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Thesis (M.S.)—University of Nebraska—Lincoln, 1961. Department of Agricultural Economics.


Copyright 1961, the author. Used by permission.


The Conservation Reserve, as an approach to the problem of reducing production and bringing about better land use, has often been challenged.Many questions have been raised as to the effects of the Conservation Reserve Program upon production and land use.

The purpose of this study is to provide answers to some of the questions that have been raised about the effects of the Conservation Reserve Program in Nebraska.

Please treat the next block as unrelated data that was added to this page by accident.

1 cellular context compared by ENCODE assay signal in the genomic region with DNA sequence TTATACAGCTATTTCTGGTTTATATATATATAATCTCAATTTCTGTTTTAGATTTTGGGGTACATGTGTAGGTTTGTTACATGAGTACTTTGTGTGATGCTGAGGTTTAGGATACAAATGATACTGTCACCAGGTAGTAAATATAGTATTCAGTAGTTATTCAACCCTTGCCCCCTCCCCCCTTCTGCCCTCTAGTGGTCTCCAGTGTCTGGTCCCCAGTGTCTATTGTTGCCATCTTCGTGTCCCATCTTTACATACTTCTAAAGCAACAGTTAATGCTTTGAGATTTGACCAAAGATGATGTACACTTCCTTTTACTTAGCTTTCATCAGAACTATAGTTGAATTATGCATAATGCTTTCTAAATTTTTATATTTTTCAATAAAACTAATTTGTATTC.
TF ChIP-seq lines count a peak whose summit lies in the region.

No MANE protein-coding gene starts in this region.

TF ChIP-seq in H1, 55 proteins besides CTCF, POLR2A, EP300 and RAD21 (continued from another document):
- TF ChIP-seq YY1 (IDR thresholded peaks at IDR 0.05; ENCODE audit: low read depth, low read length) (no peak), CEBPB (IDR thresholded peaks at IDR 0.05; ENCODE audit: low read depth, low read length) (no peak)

Some of the results of this study show a comparison of the participants and the non-participants reveals that the non-participants tended to have more productive farms, more intensive farming operations, more invested in land, and a higher percentage of land under cultivation.The most significant change is a change in the use of the land that is being taken out of production.

The Conservation Reserve Program has not balanced the supply of and demand for agricultural commodities at existing price levels.It has, however, improved the situation by reducing production.

Advisor:Loyd K. Fischer